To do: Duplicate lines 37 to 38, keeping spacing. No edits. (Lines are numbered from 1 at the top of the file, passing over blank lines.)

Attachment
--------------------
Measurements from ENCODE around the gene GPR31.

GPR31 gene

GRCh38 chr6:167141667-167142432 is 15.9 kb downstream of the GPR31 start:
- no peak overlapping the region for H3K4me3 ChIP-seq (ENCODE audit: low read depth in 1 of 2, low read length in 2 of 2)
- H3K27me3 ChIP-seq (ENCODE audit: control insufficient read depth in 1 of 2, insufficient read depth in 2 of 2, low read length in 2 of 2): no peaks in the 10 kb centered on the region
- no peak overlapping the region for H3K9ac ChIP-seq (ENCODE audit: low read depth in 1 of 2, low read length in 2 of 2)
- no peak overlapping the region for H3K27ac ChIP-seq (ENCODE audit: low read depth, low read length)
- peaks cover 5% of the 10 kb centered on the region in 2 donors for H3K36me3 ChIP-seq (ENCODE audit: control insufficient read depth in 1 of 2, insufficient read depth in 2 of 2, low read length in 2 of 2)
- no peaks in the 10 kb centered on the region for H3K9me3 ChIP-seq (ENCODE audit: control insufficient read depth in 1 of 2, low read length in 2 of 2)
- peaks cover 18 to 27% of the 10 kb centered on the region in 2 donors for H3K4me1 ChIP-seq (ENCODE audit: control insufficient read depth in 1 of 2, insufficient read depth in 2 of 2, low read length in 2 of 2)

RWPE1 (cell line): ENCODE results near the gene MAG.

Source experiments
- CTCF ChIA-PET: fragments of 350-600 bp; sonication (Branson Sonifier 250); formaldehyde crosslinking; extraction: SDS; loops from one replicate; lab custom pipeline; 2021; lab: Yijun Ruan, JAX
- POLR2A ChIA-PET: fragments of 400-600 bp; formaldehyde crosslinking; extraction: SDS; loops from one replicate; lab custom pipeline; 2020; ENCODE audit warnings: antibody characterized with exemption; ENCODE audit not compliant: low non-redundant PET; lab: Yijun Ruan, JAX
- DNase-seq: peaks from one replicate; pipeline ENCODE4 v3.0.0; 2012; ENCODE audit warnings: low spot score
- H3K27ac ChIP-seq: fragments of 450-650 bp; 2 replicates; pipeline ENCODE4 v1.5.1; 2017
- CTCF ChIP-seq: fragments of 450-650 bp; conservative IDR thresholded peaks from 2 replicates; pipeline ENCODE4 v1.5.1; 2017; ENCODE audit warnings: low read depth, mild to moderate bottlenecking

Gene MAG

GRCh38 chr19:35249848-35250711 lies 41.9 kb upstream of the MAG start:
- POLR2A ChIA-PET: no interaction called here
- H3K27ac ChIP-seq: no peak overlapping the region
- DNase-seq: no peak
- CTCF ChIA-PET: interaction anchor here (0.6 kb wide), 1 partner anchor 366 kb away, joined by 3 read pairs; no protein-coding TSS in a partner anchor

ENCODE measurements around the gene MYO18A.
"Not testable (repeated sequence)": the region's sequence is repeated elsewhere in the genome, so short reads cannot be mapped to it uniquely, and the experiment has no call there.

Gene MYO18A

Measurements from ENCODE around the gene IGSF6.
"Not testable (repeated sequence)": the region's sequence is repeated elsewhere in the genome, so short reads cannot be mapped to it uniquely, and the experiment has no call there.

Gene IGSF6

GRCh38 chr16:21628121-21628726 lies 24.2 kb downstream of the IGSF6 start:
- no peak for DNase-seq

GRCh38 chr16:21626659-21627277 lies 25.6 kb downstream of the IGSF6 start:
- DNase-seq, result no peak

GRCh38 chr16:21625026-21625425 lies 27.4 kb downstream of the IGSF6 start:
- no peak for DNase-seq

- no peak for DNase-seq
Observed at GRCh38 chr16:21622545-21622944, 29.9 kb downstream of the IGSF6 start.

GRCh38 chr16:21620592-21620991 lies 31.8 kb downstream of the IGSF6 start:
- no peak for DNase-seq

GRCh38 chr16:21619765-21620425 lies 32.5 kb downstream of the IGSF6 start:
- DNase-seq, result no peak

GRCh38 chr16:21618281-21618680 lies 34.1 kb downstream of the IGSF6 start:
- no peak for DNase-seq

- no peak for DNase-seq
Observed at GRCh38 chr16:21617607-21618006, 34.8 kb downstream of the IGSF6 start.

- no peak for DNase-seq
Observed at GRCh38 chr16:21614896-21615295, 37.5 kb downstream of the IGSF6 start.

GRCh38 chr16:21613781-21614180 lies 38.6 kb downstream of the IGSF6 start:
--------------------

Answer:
Observed at GRCh38 chr16:21622545-21622944, 29.9 kb downstream of the IGSF6 start.

GRCh38 chr16:21620592-21620991 lies 31.8 kb downstream of the IGSF6 start: